This is the story of how a fledgling creative team rebranded a Series A startup valued at $270 million and saw it almost instantly become a Series B company valued at $1.35 billion. Not that the rebrand alone was responsible for the boost—but it’s certainly worth talking about.
Since the launch of the new Rippling brand, several CMOs and founders have come my way with questions about how we approached the work. I’m always happy to talk it out and advise them on specific situations they may be facing.
Through these interactions, though, I’ve come to realize just how opaque the (re)branding process can be and just how many organizations are struggling through it, often with little to no context or guidance. Which is why I thought I'd share a detailed and somewhat raw account of Rippling’s rebranding: I hope it will shed some useful light for organizations embarking on their own.
Stepping into the position of Brand Lead at Rippling meant stepping into some choppy water. The executive team had mixed feelings, perceptions and objectives when it came to scope, budget, and deliverables:
- The state of the company name and mark
- The “creative process”
- What specifically I was there to do
Not a huge surprise.
What was a surprise—and a pleasant one—was the tight alignment the executive team had when it came to the company and product and what makes both so special. Things like:
- We solve problems with software, not by adding more employees
- As a product, Rippling is premium and powerful
- Rippling scales with our customers, and our brand should do the same
- We don’t just service hipster coffee and flower shops—we help (for example) mid-sized, midwestern manufacturing businesses, too
From my perspective, the latter situation canceled out the former, and my concerns were quickly alleviated. Call me an optimist.
Keep in mind that I was a Brand Team of one. We had a strategy partner to lean on, but beyond that I was filling the positions of captain and crew.
Here’s how that went…
WEEKS 1 – 2
Getting to know...everything
The company leaders. The company culture. The brand as it stands. The competition. The aspirations and inspirations. The opportunities and limitations.
I had to get up to speed on all of these and more. I also had to make sure my understanding aligned with everyone else’s—namely, the executive team’s. This took about two weeks (sounds long but sure didn’t feel like it) and entailed a lot of listening and looking around. Specific quotes were definitely captured for reference later on.
One suggestion in particular helped set the tone for me: “Don’t pee on the fire hydrant.” A weird one, I know, but the point was that I shouldn’t start messing with things just to leave my mark—and, just as importantly, that I shouldn’t let it look like I was. Solution? Have an early discussion specifically about what cannot change, what might change, and what must change.
The good news: everyone I talked to seemed to be on the same page. That didn’t just make it easier to gain the support I needed—it also made it easier to chart a path forward.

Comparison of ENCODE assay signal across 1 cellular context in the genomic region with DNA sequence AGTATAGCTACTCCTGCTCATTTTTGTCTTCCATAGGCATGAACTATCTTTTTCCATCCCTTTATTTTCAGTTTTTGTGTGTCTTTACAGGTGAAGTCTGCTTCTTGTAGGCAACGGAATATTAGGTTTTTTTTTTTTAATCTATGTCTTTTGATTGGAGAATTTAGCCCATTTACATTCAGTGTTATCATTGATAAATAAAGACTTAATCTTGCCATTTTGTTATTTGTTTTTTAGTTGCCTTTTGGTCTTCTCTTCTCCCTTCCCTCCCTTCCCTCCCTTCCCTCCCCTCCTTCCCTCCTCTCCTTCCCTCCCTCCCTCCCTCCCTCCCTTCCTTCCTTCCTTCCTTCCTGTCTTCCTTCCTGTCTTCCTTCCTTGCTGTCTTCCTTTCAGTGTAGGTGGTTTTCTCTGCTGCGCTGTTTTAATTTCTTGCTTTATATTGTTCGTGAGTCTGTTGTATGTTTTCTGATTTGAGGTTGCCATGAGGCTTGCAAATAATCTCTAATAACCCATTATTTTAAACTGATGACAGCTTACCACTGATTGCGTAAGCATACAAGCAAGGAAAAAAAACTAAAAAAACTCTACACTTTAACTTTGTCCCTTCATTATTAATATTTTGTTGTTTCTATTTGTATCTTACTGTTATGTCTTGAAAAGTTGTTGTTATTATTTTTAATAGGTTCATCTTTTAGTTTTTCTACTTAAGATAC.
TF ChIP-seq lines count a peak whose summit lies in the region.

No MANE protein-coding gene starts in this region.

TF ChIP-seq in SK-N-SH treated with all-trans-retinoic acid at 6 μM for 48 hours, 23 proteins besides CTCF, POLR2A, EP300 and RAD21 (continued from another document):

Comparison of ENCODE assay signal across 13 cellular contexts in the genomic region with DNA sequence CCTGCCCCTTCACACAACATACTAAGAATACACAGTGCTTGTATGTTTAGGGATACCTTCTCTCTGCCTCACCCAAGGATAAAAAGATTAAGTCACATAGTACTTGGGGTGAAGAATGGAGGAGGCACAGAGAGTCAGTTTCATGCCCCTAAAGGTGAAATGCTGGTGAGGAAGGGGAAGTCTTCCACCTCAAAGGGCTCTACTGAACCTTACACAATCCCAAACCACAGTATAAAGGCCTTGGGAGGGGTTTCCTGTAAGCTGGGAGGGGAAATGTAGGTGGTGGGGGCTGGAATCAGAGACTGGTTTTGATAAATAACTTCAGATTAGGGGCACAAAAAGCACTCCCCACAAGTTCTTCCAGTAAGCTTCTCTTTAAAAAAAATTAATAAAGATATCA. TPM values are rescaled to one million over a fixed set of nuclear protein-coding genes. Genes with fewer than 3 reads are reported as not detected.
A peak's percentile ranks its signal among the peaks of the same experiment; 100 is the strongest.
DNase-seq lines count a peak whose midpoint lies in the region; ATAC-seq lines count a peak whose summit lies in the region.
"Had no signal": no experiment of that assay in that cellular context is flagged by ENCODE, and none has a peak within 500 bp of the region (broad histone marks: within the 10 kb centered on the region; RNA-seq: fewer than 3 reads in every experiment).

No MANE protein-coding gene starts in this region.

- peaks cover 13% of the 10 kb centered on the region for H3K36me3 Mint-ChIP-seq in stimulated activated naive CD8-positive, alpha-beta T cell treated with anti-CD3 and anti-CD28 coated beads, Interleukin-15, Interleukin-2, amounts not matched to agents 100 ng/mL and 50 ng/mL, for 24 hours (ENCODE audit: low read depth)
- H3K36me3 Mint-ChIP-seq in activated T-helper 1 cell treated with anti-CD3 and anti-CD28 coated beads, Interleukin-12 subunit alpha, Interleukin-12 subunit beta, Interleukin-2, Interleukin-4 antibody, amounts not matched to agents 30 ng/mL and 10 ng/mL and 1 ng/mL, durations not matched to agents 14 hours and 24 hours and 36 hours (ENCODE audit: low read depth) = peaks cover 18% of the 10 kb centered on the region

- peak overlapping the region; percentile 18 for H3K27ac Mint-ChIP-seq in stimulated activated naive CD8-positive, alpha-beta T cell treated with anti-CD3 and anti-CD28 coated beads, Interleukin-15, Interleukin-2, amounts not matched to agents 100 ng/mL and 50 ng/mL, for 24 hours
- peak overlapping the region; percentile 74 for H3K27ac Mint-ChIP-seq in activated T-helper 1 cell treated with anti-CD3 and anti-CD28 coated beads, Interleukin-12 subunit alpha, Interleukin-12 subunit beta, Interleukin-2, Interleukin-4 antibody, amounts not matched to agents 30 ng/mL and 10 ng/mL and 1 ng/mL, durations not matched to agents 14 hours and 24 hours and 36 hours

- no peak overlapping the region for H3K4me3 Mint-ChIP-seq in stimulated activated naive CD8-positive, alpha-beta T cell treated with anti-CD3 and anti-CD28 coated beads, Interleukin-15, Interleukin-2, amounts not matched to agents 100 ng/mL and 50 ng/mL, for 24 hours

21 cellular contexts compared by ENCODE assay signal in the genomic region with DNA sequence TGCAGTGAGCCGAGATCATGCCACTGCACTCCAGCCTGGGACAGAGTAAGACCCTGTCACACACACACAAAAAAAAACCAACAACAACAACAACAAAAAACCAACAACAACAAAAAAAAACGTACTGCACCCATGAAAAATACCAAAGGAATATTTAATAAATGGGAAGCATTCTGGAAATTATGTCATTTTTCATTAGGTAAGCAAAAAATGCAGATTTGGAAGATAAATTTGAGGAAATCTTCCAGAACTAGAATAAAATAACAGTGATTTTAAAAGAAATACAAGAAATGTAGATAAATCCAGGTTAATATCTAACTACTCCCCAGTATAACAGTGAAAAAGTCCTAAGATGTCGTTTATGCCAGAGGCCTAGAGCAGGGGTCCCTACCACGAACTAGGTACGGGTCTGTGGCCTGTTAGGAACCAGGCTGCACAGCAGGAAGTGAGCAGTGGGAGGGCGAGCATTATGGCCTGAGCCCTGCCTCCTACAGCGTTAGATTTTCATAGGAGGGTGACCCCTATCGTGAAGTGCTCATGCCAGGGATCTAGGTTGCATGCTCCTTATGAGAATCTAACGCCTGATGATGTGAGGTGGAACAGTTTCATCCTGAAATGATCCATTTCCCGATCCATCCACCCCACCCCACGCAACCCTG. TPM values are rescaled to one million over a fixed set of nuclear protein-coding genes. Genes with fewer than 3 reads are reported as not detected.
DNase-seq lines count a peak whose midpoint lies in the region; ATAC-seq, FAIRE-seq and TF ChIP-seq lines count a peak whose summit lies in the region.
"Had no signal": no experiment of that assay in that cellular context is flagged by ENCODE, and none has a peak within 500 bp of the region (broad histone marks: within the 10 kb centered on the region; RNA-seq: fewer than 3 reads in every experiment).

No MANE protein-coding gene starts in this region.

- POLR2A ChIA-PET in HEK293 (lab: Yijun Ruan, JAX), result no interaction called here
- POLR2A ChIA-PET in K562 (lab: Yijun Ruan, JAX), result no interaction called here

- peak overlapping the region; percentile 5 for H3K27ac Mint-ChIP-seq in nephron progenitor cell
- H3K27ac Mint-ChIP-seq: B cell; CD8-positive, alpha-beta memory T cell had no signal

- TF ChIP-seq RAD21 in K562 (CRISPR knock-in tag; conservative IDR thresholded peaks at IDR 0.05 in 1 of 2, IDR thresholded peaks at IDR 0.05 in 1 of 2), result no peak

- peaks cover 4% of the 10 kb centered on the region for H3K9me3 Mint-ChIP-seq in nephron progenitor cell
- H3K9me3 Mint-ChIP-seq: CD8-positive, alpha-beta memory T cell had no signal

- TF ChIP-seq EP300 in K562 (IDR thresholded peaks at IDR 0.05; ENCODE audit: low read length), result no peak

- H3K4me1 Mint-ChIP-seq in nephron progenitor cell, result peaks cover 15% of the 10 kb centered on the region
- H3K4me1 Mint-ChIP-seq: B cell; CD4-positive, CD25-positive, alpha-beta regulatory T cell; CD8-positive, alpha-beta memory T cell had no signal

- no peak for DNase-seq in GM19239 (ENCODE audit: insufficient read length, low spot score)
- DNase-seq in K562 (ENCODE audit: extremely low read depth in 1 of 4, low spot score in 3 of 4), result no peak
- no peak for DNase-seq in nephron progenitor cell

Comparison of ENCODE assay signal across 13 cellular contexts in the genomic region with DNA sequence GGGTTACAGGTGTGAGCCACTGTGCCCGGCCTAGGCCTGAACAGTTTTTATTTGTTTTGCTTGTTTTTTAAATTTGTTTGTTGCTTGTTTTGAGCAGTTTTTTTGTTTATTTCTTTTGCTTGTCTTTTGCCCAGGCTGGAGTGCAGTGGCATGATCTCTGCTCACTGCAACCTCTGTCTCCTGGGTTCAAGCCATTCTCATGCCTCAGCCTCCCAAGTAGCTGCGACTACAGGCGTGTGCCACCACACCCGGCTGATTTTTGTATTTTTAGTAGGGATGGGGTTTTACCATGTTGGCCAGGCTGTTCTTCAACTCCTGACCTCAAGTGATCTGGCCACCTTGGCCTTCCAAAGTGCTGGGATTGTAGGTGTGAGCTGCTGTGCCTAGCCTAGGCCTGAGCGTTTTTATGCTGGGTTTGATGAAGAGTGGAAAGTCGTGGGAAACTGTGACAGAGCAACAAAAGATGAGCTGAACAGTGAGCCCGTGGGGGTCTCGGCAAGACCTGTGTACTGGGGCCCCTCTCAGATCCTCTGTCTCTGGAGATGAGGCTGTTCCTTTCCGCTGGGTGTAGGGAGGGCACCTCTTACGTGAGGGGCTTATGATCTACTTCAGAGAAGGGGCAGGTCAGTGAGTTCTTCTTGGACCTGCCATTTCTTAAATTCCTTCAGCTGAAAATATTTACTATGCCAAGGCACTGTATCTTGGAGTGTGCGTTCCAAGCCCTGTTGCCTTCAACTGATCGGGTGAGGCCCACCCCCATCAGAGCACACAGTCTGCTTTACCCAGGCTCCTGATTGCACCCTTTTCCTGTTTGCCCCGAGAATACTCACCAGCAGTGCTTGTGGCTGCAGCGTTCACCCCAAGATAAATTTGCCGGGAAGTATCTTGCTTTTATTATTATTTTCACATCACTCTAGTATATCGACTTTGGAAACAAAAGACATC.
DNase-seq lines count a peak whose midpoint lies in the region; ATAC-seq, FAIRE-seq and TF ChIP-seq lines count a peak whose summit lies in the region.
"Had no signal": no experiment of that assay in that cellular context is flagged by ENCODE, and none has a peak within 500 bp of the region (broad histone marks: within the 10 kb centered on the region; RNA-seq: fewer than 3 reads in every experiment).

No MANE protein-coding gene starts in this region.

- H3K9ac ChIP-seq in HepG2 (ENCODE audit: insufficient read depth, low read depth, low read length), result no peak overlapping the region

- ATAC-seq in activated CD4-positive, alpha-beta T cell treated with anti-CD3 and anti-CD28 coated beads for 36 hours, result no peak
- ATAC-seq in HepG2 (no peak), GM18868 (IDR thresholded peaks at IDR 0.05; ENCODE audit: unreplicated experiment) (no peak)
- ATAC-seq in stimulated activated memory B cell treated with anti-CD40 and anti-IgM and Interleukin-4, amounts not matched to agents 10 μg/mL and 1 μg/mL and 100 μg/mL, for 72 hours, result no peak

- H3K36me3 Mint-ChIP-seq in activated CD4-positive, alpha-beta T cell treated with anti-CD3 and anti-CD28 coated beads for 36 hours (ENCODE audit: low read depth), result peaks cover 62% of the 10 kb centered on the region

I was now able to explain why I was here: to build a scalable Rippling brand as sophisticated and beautiful as the Rippling product.
Just as importantly, I was able to set clear expectations for what came next...
WEEKS 3 – 5
Getting ahead of ourselves — on purpose
Typically we’d start with the brand strategy—positioning, persona, brand narrative, etc. This generally serves as the foundation for an effective visual identity.
But I wanted to save time and money.
So I made the decision to develop the brand strategy and visual identity in tandem. I was confident in the move given how aligned everyone seemed to be on all dimensions of the company.
After briefing our brand strategy partner, A Hundred Monkeys, I turned my attention to creating preliminary moodboards as visual starting points for discussion and decisions. These included both original sketches and sourced inspiration.
At this stage I wasn’t trying to solve anything. I wasn’t trying to make any recommendations. I was strictly sparking and facilitating conversations that would get us headed in the right design direction.
The reactions from our CMO and marketing team were positive and consistent—they even zeroed in on a single direction—so I scheduled time with our COO. His opinion was an echo of the ones I’d heard. We were off to the races.
So a couple of risky moves led to a rapid acceleration of the design process. Not a bad way to get a jump on…
WEEKS 6 – 7
Building the brand team (part 1)
First of all, know that A Hundred Monkeys was out there getting our positioning in order. The brand mission, vision, and values were already formalized (prior to my arrival), so it was really a matter of getting all the words just right. A few iterations and we hit the spot:
Back at Rippling, it was time to enlist key contributors and have early-stage chats with outside production partners. First up was a versatile, vector-based illustrator to riff on my rough logo sketches. Next on board was a typographer. We were rolling.
About the logo: From a purely functional perspective, we needed a symbol that worked at tiny sizes in our software product. Tonally, I wanted something that evoked speed and power with an implicit human vibe.
With my team of two focused on the logo, I was able to center my attention on other visual assets while navigating a multitude of CMO and CEO requests. Stuff like:
- “Pick a color that I can see on a billboard from miles away.”
- “Every tech company uses cartoons these days. Pick a style that matches our product. High performance.”
- “Make sure our icons and fonts work well in both product and marketing.”
- “Do something cool with our paystubs.”
Before growing the team any further, I had progress to make...
Building trust (again)
Seven weeks in startup time is like six months. So at this point I was feeling a lot of people buzzing around my desk, curious to see "cool creative stuff."
The buzziest was our CEO, Parker. Great!